The verbs ENCOURAGE and KILL have also been reported to lack first-person object forms because those forms, similar to FLIRT-1, are blocked by specific articulatory constraints that bar forms exceeding the threshold of “comfortable signing” (Mathur 2000). Our 9 participants who produced ENCOURAGE-1 reversed the direction of the path movement toward themselves. For KILL-1, a non-symmetrical two-handed sign with a non-dominant base hand, 9 participants likewise reversed the movement of the dominant hand; in doing so they modified the contacting region on the dominant hand, producing forms with ulnar edge (little-finger edge) contact against the non-dominant palm. Follow-up interviews with these participants confirmed that they accepted these forms of ENCOURAGE-1 and KILL-1 as being grammatical. Participants who did not produce ENCOURAGE-1 and KILL-1 judged those forms to be ill-formed.

Two other verbs, CATCH+ENTITY (0/9) and CHASE (0/11), did not elicit a single first-person object form. It may be the case that they are not true directional verbs or that they cannot mark first person object, but further investigation is warranted. Mathur (2000) lists CHASE as a directional verb that can be modified through locationality, but he does not offer any discussion about whether it can mark first-person object.

From the Internet data, we identified five pertinent verb types: ENCOURAGE (n = 6), FLIRT (n = 1), KILL (n = 1), CHASE (n = 1), and CATCH+ENTITY (n = 1). None of the tokens was spatially modified for first-person object, with the possible exception of FLIRT-1. Five tokens of ENCOURAGE were produced by a single signer; 2 tokens had a first-person object referent that had previously been mentioned in the narrative. These tokens were not spatially modified for first-person object, suggesting that ENCOURAGE-1 may not have been part of the signer’s lexicon. The sixth token of ENCOURAGE was produced by another signer in a different video; the referent of the object was not first-person. We interpreted the sole token of FLIRT as a reciprocal with first- and non-first person referents ‘she and I flirted with each other’; the path movement within the reciprocal FLIRT was similar to the movement of FLIRT-1 in Figure 12. Overall, all five tokens of FLIRT-1 from the elicited data and the reciprocal form of FLIRT from the Internet data exhibit path movement toward the signer, while maintaining the orientation of the fingertips.

In conclusion, some transitive verbs that have been said to lack first person forms may be gaining them, or may show individual variation with respect to whether or not they have first-person forms. Other transitive verbs—e.g. KISS-FIST or CHASE—seem to lack a first-person form, but we need better evidence that these verbs are in fact directional verbs.

3.2 Location, or place of articulation

The typical, citation-form directional verb does not contact the signer’s body. The initial location of GIVE-CF is at a spatial locus proximal to the signer’s chest from which it moves outward. In our elicitation task, the majority of the verbs fit this pattern, although they varied in the height of their initial location. The prevalent starting and ending points (initial and final places of articulation, respectively) of the citation form are located in the neutral space in front of the signer’s body, usually at chest height. But there are exceptions to this generalization, as we explore next.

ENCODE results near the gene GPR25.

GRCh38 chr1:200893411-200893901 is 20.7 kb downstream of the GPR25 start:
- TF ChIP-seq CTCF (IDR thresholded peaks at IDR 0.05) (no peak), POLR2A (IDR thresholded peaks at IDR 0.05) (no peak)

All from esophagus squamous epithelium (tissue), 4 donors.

3.2.1 Verbs that are anchored on the face

Some citation-form verbs are lexically specified to have the starting and/or ending point be on or near a part of the signer’s body and thus have been called body-anchored (Mathur 2000; Meir et al. 2007; Lillo-Martin & Meier 2011; Meir et al. 2013). The only body-anchored directional verbs in our data are anchored on the face. We refer to verbs whose citation forms are lexically specified to start on, or near, a part of the signer’s face as face-anchored verbs; eight such verbs were targeted in our elicitation task. Those verbs are listed in Table 4. When they are produced in citation form, the ending point occurs in the neutral signing space.14

Table 4

Elicited initial and final places of articulation in the citation forms of face-anchored verbs.

VERB-CF Initial place of articulation Final place of articulation
CALL-BY-PHONE Side of face Neutral
HONOR Forehead Neutral
IGNORE Nose Neutral
INFORM Forehead Neutral
ORDER Mouth/chin Neutral
RESPECT Forehead Neutral
TELL Mouth/chin Neutral
VISIT Face (at the eyes) Neutral

Table 5 lists the results from the elicited data on the variant starting and ending points of the first-person object form for each face-anchored verb.

Table 5

Frequency of variant initial and final places of articulation in first-person object forms of face-anchored verbs from the elicitation task.

VERB-1 Elicited Variants Initial places of articulation: Anchored/Neutral Final places of articulation: Chest/Elsewhere
CALL-BY-PHONE 3 1/15 11/5
HONOR 2 1/7 8/0
IGNORE 1 7/0 7/0
INFORM 2 4/11 15/0
ORDER 2 12/2 14/0
RESPECT 2 3/11 14/0
TELL 1 14/0 14/0
VISIT 2 9/1 10/0

The anchored first-person object verb forms do not mark the subject; these forms are said to exhibit “single agreement” (Meier 1982). However, most face-anchored verbs can de-anchor from the signer’s face, to start at the neutral-space locus associated with the subject and move towards the object, thereby exhibiting “double agreement” or agreement with the subject and object (Meier 1982; Janis 1995; Meir 1998b; Mathur 2000). However, IGNORE-1 and TELL-1 were exceptions, as shown in Figures 15 and 16. Our participants produced no de-anchored forms of these verbs; all elicited tokens preserved the initial location on the face from the citation form. For most signers, ORDER-1 may also be barred from de-anchoring from the face, but the two elicited tokens of the detached variant suggest that some signers find the de-anchoring of this verb felicitous.